“After what happened between us the last time we saw each other I didn’t think you’d ever want to see me again.”

He stopped and turned to face her.  “I tried to forget you and what happened but I couldn’t.  I can’t stop thinking about you and missing you.  That’s why I had to come to see you tonight.”

She sighed.  “So, where do we go from here?” she asked.  “You’re a priest.”

He ran his fingers through his hair.  “I won’t be for much longer.”

“What do you mean?”

“I think we should continue this conversation in a more private place.  We’re drawing attention.”

“All right.  We’re five minutes away from my apartment.  We can talk there.”

Five minutes later, she was letting them into her apartment.  “Do you live here alone?” he asked.

“Yes.  I moved in here a couple of months after I lost my fiance and our son.” She turned on one of the lamps.

“Do you still miss them?”  What he really wanted to know was if she still missed her fiance.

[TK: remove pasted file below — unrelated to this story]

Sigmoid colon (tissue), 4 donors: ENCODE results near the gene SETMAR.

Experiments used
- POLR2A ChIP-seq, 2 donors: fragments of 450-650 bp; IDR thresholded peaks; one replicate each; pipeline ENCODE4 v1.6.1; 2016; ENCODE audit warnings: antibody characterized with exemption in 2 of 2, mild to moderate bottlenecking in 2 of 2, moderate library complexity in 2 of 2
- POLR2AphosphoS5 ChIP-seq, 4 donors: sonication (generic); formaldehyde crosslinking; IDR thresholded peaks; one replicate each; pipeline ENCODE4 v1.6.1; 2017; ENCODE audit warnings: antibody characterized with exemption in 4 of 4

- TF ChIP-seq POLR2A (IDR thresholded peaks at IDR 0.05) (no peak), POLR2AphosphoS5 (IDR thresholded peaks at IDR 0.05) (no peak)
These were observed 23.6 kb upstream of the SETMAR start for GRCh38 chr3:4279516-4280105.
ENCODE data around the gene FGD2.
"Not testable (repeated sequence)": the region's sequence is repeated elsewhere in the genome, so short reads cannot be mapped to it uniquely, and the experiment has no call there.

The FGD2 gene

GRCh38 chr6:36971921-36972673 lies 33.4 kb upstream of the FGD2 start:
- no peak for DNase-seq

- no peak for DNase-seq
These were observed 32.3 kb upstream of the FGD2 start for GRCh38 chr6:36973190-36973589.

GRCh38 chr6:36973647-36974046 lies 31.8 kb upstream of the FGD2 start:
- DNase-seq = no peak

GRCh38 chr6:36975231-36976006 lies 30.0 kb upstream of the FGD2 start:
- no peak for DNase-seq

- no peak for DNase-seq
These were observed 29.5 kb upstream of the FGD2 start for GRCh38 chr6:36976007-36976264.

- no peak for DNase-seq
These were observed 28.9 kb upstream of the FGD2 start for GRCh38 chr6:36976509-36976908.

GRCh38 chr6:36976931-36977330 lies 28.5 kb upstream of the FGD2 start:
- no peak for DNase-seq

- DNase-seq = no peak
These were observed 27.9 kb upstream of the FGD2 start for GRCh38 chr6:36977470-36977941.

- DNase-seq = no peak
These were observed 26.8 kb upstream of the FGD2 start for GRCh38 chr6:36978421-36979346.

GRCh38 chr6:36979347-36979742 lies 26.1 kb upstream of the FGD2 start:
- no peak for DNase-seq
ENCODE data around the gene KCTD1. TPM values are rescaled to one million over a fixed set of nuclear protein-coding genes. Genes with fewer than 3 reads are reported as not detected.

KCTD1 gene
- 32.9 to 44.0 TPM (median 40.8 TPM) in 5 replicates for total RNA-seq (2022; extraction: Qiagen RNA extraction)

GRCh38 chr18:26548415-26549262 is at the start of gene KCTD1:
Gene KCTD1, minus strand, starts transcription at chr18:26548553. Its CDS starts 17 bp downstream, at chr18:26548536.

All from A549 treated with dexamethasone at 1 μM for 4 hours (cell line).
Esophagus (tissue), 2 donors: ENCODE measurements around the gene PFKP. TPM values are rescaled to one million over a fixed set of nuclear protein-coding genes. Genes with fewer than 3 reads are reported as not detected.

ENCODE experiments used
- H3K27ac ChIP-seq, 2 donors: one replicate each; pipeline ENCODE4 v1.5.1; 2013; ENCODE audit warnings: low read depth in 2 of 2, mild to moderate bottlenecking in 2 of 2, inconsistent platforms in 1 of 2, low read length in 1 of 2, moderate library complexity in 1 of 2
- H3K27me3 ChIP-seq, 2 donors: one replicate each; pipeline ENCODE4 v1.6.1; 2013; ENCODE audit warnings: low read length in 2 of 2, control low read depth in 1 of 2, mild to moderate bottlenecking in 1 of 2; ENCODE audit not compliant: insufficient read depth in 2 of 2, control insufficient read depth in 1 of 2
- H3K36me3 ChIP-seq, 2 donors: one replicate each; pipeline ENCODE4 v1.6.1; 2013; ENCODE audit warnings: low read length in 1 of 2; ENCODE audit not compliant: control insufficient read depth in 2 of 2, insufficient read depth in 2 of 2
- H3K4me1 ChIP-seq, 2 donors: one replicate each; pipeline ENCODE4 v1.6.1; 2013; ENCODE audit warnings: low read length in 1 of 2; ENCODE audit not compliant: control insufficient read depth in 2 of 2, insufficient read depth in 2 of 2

“I miss our son.  Would you like something to drink?”

“No, thank you.”

“You said that you won’t be a priest for much longer.  What did you mean?”

They were facing each other now.  His eyes were restless on her upturned face.  How he longed to reach out and touch her cheek.  “I’m thinking of leaving the priesthood because of you.”

Her eyes widened in shock.  “Me?  But in the shack you said…”

“I know.  It felt wrong.  I was a priest and I had no right to be feeling the way I did.”

“When I saw how broken up you were about what happened between us and you kneeling there, I realized that the best thing for me to do was to leave.”